Ford introduced the topic from three perspectives: science, philosophy, and politics. The science is straightforward. You can construct perfectly respectable gene trees for bacteria using all kinds of different genes. Problem is, the trees aren't congruent. They don't agree with each other. This is well-established scientific fact and you need to accept it if you're ever going to understand the issue.
The trees aren't wildly different in most cases and it's possible to make sense of them by postulating the transfer of genes from one species to a different species. This is horizontal gene transfer (HGT), as opposed to the normal vertical gene transfer from generation to generation. It's more common to use the term lateral gene transfer (LGT). There are three very well studied modes of transfer: conjugation, transduction, and transformation.
The scientific evidence shows clearly that early phylogenetic relationships among bacteria cannot be accurately represented by a single tree. The proper relationship is a net, network, or a web. Again, this is not controversial among those scientists who are aware of the data. The facts and the conclusion have been around for over a decade. There is no "tree of life" representing the early evolution of life on Earth.
The philosophical questions have to do with the usefulness of metaphors in science (e.g. tree) and the implications for understanding the history of biology. Do we need to abandon all talk of trees? Is "Darwinism" committed to tree-like interpretations of evolution? Ford spent more time than I would have liked discussing Darwin's thoughts about trees and, unfortunately, the famous New Scientist cover was prominently on display.
Later on, Ford made the point that we need to move beyond Darwinism to postDarwinism and I agree with this point. That's why we need to stop talking about what Charles Darwin did, or did not, believe. He was wrong about a lot of things, but he died over 125 years ago.
The politics part of the talk refers to the fact that questioning the tree of life cases problems for those who are fighting creationists. By challenging a fundamental concept in evolutionary biology we are lending support to the creationists. Ford said that he understands why Genie Scott and the people at NCSE might be upset about this and he understands why there might be some value in focusing on the validity of animal trees instead of drawing attention to the problems with bacterial trees.
Most people at the meeting felt that NSCE and everyone else involved in fighting creationists just have to suck it up and deal with the scientific facts.
The next talk was by Jan SappProfessor of Biology at York University in Toronto (ON, Canada). Sandwalk readers will recall that I devoted several postings to discussing his book on the Three Domain Hypothesis some years ago.
The title of Jan's talk was Thinking laterally on the tree of life. He emphasized history of trees in biology and the history of lateral gene transfer, including hybridization and symbiosis. As it turns out, scientists have been thinking about non-treelike inheritance for more than 100 years.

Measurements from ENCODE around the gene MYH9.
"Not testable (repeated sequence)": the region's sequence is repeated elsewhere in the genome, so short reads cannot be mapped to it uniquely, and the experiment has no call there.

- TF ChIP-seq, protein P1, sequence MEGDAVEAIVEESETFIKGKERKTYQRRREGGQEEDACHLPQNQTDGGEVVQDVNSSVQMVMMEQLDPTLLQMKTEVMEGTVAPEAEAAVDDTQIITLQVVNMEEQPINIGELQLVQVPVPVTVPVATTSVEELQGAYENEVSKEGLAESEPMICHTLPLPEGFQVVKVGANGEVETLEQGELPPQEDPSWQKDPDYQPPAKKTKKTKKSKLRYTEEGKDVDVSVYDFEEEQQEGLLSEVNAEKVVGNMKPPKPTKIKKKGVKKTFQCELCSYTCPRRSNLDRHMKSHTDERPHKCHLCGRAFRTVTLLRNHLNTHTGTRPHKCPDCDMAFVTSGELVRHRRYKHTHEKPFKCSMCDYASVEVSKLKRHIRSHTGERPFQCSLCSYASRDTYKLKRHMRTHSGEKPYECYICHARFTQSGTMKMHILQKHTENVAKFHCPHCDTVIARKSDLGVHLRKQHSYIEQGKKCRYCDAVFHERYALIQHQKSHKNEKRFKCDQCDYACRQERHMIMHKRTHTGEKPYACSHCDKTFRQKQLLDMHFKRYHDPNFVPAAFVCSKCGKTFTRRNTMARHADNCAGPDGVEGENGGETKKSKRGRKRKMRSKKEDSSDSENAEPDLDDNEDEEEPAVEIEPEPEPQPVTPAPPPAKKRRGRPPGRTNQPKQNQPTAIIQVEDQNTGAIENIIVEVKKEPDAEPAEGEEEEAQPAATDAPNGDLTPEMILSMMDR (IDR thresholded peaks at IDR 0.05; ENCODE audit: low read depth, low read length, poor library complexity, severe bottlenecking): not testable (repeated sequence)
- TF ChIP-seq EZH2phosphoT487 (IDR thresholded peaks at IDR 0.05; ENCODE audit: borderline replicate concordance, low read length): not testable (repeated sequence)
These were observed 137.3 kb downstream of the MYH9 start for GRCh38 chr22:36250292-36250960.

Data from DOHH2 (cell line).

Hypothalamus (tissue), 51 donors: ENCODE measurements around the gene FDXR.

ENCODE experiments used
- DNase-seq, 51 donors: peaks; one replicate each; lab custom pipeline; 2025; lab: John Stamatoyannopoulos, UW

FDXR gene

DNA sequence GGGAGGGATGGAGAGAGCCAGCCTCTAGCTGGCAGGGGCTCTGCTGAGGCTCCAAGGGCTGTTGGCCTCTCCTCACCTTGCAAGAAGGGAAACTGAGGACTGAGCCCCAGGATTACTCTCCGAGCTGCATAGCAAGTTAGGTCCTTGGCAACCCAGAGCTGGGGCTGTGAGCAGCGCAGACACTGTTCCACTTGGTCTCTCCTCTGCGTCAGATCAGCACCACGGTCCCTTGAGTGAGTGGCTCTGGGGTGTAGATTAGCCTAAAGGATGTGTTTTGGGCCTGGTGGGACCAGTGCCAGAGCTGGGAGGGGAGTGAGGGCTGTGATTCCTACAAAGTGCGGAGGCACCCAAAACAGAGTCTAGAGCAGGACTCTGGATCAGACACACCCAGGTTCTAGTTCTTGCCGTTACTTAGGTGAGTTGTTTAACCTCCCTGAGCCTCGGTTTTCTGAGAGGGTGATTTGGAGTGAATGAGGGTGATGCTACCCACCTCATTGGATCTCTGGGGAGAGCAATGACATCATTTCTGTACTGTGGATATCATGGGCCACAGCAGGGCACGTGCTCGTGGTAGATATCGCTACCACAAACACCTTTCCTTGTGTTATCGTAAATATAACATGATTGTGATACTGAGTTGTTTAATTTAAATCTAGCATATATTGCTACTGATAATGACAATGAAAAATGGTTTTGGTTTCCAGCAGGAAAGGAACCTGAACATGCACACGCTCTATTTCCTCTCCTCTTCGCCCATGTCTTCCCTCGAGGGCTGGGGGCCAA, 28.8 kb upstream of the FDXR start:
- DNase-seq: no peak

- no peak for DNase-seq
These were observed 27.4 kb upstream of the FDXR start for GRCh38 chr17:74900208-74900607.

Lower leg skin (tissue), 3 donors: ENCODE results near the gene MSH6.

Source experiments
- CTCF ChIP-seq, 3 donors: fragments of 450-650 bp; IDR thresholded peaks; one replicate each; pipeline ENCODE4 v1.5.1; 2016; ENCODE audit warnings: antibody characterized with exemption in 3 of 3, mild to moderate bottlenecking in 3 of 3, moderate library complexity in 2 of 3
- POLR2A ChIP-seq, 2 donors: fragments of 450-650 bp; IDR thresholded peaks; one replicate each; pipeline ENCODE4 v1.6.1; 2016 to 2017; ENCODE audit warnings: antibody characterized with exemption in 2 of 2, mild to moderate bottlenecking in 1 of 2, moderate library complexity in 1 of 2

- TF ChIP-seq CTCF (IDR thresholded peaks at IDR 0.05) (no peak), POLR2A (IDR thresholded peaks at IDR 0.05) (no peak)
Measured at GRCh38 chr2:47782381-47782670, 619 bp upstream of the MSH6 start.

Jan has a new book coming out that will discuss this history and its implications for a new view of evolution.
The third speaker was Ian Hacking, Professor of Philosophy at the University of Toronto (ON, Canada). He talked about The Fatal Attraction of Trees. The idea is that we all have a preference for organizing information in a treelike manner and this bias gets in the way of accepting a different view of evolution.
Olivier Rieppel works at the Field Museum in Chicago (IL, USA). His talk was about The series,the network, and the tree: Changing metaphors of order in nature. Olivier spent some time on cladism and cladistics and raised interesting questions about the validity of cladism as an approach to phylogeny.
Here's the problem: even in vertebrates, the gene trees don't always agree with the morphological trees. Olivier works with snakes and lizards and sorting out the "true" evolutionary history is extremely difficult. Is there a lot of LGT in vertebrates? Is it possible that we might have to abandon trees even at the this level?
Rob Beiko works in the Faculty of Computer Science at Dalhousie University in Halifax (NS, Canada). He showed us how LGT can mess up your trees. He developed computer simulations to illustrate the effect of lateral genes transfer under various condition. The good news is that reasonable frequencies of lateral gene transfer don't completely obscure the underlying treelike phylogeny.
Yan Boucher is a postdoc at MIT in Boston (MA, USA). His talk was Evolutionary Units: Breaking down species concepts. The main idea was that we should not consider species as the unit of evolution, instead, the appropriate unit is a piece of DNA. This was by far the most controversial talk. Several participants, including me, were quite confused by the presentation. We weren't aware of the fact that a species was considered a unit of evolution.
The next speaker was Peter Gogarten of the University of Connecticut in Storrs (CT, USA). Peter showed us many examples of lateral gene transfer in bacteria.
Joe Velasco is in the Dept. of Philosophy at Stanford University in Palo Alto (CA, USA). He told us about strategies for Inferring phylogenetic networks from a hypothetical computational approach. The bottom line is that it make be possible to construct networks—as opposed to trees—using computer programs but it's going to take a huge amount of effort.
After the talks we retired to the pub at the University Club and dinner in the dining room (salmon). There's was much conversation. At my table the most interesting debates were about sex and race with Andrew Roger and Ford Doolottle.
And so endeth the first day.